New Stuff Sucks

New Stuff Sucks

Intimate stories (and tips!) from the life
of one of America’s worst consumers

by Kay Sather

New stuff sucks?

What a strange thing to say. I mean, who doesn’t appreciate new things? Who doesn’t like to shop—in stores, online, however? And doesn’t shopping help the economy? You probably know someone who buys new stuff just to get a lift, or to feel better about something.

Fixed plant pot

So you’re curious about who would say that, and why. Well, your curiosity has brought you to a good place. New stuff sucks for a lot of reasons, and the ones I talk about include entertaining stories, helpful ideas, humor, and different ways to look at life—based on facts, of course, not fantasies. If you keep reading, you might begin to agree that new stuff really can get in the way of happiness—your own, and the world’s. I’ve found it’s a lot of fun to get around it. And it’s not that hard.

So check out my blog posts and subscribe to get notified when I post more. My intent is to post something—long or short, with fun photos—each week. Welcome!

If you wish to share your ideas, you can reach me at

Latest from the Blog

Post 44: Three for Free

So now we’ve got inflation again, and higher prices at the grocery store. We’ve got empty shelves, here and there. Supply chain problems, we’re told—but “chain” is too simple a concept. Our global interdependence is more like a fine web, covering the planet in such detail that nobody can understand much more than the nearbyContinue reading Post 44: Three for Free

Post 43:  Distance Loving

I was allowed a parakeet in a cage; that’s all. No cats, no dogs. We babysat a cat once, my cousin John’s, for a week. It must have been traumatic for the cat: These days, we realize cats bond with their homes and prefer the babysitter to visit them, to fill their familiar food andContinue reading Post 43:  Distance Loving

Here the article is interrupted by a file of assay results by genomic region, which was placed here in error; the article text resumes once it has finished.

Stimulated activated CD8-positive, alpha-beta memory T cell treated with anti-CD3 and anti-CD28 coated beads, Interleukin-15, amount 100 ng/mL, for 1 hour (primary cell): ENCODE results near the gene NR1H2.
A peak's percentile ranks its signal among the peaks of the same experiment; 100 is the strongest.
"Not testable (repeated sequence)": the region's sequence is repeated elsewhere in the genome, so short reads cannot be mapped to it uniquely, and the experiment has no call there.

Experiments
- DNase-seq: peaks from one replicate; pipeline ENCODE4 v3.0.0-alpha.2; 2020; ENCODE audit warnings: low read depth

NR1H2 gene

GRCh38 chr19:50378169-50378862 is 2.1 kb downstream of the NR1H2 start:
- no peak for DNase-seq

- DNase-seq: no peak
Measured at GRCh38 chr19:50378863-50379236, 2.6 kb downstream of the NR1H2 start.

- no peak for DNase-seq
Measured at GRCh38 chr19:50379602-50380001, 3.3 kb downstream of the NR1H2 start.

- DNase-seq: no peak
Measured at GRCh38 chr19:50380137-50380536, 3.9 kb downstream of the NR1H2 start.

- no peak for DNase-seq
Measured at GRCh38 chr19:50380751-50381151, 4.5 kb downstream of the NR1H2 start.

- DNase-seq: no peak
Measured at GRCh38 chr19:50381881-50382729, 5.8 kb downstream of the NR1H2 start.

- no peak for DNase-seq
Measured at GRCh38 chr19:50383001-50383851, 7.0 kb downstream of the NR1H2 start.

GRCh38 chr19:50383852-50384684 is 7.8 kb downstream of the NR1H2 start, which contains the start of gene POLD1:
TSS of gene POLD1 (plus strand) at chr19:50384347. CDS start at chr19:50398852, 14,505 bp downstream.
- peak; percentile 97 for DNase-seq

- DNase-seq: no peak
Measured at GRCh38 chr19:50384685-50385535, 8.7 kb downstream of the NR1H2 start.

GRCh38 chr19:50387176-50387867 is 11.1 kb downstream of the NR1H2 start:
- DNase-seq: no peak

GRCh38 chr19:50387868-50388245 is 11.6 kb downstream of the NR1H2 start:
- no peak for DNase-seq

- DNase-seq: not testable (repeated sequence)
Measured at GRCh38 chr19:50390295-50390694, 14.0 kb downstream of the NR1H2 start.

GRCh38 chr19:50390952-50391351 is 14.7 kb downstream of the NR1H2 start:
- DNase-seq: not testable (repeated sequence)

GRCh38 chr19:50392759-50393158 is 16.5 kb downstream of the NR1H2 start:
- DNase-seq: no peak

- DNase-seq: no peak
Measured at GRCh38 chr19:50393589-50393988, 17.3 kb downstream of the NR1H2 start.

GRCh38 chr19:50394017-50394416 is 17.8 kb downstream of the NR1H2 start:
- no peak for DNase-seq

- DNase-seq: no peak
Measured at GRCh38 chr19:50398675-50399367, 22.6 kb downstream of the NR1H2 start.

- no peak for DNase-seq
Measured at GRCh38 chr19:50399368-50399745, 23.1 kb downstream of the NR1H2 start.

Hate the fact that you have to drive so much? You can “undo” some of your    carbon emissions. Trees and plants take carbon dioxide out of the atmosphere—so plant some. If your yard’s already full of green, or if you have more money than time, send $10 or $100 to American Forests ( / 1220 L Street NW, Suite 750, Washington DC 20005 / 202-737-1944). The trees are just $1 each. Sounds like a good deal to me.

Click on the above audio thingy to hear Kay’s recent interview on KXCI’s “Broad Perspectives” show.
Kay and Lalo

Older Posts

  1. Personal Confessions
  2. So What is New Stuff, Exactly?
  3. Warning! New Stuff Ahead!
  4. What I Did on my COVID Vacation, Pt. 1
  5. What I Did on my COVID Vacation, Pt. 2: Building Like an Animal
  6. What I Did on my COVID Vacation, Pt. 3
  7. How I Got This Way
  8. Wabi Sabi, Maybe?
  9. Minimalism. And Nuffi Stuffi.
  10. To See the World in a Plastic Cap*
  11. Free Drinks!!!
  12. Old Dog Learns New Tricks
  13. Why I Write This #@!$% Blog
  14. Garbage In, Beauty Out
  15. It’s Only Natural
  16. Miracle Growth
  17. Riches to Rags
  18. Henpecked
  19. Girl Power
  20. It All Comes Out in the Wash Water
  21. Motherlode: Free Gifts from Our Mother Earth.
  22. Ribbons Are Forever
  23. Shirts from Shower Curtains
  24. Oprah Was Wrong
  25. Biking into 2022
  26. An Unqualified Reviewer Takes On “Don’t Look Up”
  27. Flat Is Beautiful
  28. The Curbside Mall
  29. Post 29: The Compost Post
  30. Don’t Touch It—Eat It!
  31. Quest to Divest
  32. I Failed. My Own Kid Buys New Stuff
  33. Motion Sickness and the Unexamined Life
  34. Loving Your Before and After
  35. Don’t Shop. Repair Shop!
  36. Bad Influence
  37. What the Jell is Jojoba?
  38. Top 10 Reasons I Don’t Eat Out (Much)
  39. A Rose Is a Rose, But . . .
  40. A Fresh Code of Paint
  41. Post 41: No New . . . Caskets?

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Kay Sather is the coauthor (with Marge Pellegrino) of Neon Words, a writing book for teens and young adults. She was named Illustrator of the Year in 1995 by the Arizona Library Association. She has illustrated many children’s books, included the award-winning Soft Child, by Joe Hayes. Her articles and stories have appeared in the Mississippi Review, Edible Baja Arizona, The Santa Fe Reporter, Counterpunch, the Tucson Weekly, the Tucson Guide Quarterly, and many others. She has worked in publishing as a graphic designer, illustrator, and writer for more than thirty years. She has been the subject of a documentary titled Mud (
and is currently finishing a book detailing her experiences building a house by hand. Kay has a B.A. in German Language and Literature and an M.A. in teaching English as a Second Language from the University of Minnesota.